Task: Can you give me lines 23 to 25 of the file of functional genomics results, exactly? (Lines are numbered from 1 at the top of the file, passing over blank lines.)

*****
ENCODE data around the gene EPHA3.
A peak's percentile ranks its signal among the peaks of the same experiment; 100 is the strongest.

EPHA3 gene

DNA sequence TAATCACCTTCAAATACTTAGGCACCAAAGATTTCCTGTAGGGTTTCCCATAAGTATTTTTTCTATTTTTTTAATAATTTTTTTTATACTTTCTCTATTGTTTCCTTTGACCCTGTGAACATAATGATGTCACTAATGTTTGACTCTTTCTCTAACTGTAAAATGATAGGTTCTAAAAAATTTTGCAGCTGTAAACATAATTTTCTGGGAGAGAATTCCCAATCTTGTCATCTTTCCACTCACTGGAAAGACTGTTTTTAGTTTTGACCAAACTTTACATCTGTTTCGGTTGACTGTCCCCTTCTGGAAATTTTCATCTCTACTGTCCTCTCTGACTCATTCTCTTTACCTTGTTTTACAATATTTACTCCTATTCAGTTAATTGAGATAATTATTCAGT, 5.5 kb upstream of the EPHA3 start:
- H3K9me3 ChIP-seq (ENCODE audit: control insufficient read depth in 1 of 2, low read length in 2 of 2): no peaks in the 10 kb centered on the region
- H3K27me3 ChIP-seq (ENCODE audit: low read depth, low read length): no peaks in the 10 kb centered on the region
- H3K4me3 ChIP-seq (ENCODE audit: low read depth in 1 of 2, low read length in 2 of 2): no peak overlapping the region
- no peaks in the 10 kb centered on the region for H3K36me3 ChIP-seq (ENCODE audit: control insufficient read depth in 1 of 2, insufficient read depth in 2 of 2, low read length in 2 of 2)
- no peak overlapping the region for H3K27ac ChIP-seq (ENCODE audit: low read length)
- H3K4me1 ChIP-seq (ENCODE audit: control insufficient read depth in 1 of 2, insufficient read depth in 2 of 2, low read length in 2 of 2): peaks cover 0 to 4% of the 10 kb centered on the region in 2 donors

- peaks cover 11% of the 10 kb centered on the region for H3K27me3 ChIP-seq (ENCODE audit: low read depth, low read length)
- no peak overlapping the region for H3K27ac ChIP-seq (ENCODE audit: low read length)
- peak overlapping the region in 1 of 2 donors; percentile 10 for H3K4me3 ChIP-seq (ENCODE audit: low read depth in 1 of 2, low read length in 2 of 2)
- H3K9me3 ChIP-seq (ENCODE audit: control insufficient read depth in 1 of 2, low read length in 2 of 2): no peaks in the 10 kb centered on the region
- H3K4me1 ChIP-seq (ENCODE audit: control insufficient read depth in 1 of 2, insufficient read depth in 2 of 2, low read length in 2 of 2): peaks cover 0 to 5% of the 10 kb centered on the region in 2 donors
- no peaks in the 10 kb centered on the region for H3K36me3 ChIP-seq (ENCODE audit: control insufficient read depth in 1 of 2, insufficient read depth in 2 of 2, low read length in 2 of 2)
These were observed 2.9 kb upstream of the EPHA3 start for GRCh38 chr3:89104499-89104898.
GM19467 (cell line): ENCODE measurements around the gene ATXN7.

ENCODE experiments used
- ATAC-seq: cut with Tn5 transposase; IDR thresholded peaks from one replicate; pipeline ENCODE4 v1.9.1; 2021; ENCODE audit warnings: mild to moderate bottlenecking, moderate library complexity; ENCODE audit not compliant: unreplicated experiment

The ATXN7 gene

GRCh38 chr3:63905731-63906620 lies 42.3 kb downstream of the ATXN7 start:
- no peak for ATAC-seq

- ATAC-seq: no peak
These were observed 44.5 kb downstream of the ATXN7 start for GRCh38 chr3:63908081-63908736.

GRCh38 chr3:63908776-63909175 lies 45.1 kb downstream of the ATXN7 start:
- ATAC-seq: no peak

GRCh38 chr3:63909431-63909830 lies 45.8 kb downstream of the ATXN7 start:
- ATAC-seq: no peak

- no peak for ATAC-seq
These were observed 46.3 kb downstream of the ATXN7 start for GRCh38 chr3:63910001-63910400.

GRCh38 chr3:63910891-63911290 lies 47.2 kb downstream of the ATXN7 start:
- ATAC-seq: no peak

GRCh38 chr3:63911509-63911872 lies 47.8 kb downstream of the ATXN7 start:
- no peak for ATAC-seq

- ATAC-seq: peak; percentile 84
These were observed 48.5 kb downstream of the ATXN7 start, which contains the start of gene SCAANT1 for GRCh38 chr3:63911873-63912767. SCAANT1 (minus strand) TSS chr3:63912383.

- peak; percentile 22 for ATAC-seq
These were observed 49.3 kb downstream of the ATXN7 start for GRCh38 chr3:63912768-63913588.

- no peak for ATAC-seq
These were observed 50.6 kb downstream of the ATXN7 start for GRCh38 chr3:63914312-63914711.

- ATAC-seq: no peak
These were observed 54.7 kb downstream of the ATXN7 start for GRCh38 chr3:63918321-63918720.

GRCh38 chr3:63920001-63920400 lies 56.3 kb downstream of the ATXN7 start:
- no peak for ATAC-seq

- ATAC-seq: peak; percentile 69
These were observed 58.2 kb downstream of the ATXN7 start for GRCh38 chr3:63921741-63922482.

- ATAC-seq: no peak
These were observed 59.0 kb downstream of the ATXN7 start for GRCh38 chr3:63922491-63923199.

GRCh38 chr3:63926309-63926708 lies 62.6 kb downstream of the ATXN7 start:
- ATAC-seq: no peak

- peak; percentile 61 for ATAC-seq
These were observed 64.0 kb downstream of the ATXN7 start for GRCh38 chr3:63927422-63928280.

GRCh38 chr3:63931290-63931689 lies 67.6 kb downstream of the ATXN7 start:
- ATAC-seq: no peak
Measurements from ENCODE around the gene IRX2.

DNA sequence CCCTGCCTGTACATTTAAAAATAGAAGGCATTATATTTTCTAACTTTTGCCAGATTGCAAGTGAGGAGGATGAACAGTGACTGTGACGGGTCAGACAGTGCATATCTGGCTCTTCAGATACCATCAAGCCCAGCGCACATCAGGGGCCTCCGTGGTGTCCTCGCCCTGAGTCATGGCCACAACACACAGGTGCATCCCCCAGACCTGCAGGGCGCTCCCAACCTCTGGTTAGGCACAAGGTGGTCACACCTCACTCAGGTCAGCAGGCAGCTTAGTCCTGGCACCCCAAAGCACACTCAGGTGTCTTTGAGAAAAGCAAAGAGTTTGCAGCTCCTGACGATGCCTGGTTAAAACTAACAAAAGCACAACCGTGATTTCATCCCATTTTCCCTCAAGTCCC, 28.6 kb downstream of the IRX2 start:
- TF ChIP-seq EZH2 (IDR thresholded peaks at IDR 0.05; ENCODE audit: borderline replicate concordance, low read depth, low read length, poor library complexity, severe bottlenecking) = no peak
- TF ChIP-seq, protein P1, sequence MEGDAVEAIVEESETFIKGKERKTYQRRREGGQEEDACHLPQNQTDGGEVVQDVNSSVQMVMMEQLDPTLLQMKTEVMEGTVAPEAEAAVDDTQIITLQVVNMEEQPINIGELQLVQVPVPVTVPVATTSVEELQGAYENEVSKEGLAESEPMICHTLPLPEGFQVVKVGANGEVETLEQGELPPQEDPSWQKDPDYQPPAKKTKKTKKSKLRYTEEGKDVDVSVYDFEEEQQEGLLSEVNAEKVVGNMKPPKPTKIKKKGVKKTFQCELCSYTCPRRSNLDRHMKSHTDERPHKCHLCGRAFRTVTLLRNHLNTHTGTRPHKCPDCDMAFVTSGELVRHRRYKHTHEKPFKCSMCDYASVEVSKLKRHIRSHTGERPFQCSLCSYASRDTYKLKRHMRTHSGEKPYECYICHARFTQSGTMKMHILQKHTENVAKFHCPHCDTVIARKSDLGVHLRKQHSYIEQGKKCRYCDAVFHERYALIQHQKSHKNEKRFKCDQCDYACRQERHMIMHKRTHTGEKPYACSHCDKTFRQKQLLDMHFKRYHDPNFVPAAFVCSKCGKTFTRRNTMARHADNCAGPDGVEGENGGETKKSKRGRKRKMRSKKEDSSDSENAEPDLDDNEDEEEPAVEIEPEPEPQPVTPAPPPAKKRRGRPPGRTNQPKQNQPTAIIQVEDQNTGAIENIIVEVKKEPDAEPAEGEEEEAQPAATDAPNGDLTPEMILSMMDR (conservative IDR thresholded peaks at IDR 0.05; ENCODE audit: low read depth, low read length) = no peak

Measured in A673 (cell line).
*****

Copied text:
- no peak for ATAC-seq

- ATAC-seq: no peak
These were observed 44.5 kb downstream of the ATXN7 start for GRCh38 chr3:63908081-63908736.